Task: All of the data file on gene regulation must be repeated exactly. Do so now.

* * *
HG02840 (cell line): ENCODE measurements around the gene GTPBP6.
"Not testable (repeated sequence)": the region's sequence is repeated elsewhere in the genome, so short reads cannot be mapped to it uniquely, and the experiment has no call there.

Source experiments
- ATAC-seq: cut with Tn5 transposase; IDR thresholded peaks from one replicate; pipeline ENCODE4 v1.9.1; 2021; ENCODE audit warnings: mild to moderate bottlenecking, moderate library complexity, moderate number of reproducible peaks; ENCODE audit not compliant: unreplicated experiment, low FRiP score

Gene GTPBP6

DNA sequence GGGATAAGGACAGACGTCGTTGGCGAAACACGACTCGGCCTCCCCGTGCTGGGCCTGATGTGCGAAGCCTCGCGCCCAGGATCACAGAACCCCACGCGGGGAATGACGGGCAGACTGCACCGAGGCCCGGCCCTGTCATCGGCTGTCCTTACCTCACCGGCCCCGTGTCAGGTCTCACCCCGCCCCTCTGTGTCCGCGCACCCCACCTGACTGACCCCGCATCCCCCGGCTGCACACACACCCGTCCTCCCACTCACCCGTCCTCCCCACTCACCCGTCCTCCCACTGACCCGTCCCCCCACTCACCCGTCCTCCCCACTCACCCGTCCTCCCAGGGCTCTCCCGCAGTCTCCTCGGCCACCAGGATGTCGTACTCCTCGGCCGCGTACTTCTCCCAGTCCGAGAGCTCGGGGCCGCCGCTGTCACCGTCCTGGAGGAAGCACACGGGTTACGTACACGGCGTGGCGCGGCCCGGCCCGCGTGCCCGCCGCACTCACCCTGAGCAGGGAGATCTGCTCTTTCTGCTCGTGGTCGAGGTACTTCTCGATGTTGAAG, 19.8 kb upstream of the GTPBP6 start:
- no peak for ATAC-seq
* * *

HG02840 (cell line): ENCODE measurements around the gene GTPBP6.
"Not testable (repeated sequence)": the region's sequence is repeated elsewhere in the genome, so short reads cannot be mapped to it uniquely, and the experiment has no call there.

Source experiments
- ATAC-seq: cut with Tn5 transposase; IDR thresholded peaks from one replicate; pipeline ENCODE4 v1.9.1; 2021; ENCODE audit warnings: mild to moderate bottlenecking, moderate library complexity, moderate number of reproducible peaks; ENCODE audit not compliant: unreplicated experiment, low FRiP score

Gene GTPBP6

DNA sequence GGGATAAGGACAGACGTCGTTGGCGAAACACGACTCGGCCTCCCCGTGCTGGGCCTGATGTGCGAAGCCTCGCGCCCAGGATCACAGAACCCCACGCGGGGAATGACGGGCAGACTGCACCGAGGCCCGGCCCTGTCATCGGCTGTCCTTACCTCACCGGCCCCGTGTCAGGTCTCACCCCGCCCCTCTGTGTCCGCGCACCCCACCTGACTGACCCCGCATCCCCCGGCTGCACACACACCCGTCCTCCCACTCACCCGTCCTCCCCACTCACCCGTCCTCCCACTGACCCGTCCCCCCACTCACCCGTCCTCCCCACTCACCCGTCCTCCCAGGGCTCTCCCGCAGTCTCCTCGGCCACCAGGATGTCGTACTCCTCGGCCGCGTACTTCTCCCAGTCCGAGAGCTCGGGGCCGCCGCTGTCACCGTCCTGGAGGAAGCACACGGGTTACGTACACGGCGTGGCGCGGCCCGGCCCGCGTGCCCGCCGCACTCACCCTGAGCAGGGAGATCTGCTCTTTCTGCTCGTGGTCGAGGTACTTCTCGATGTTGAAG, 19.8 kb upstream of the GTPBP6 start:
- no peak for ATAC-seq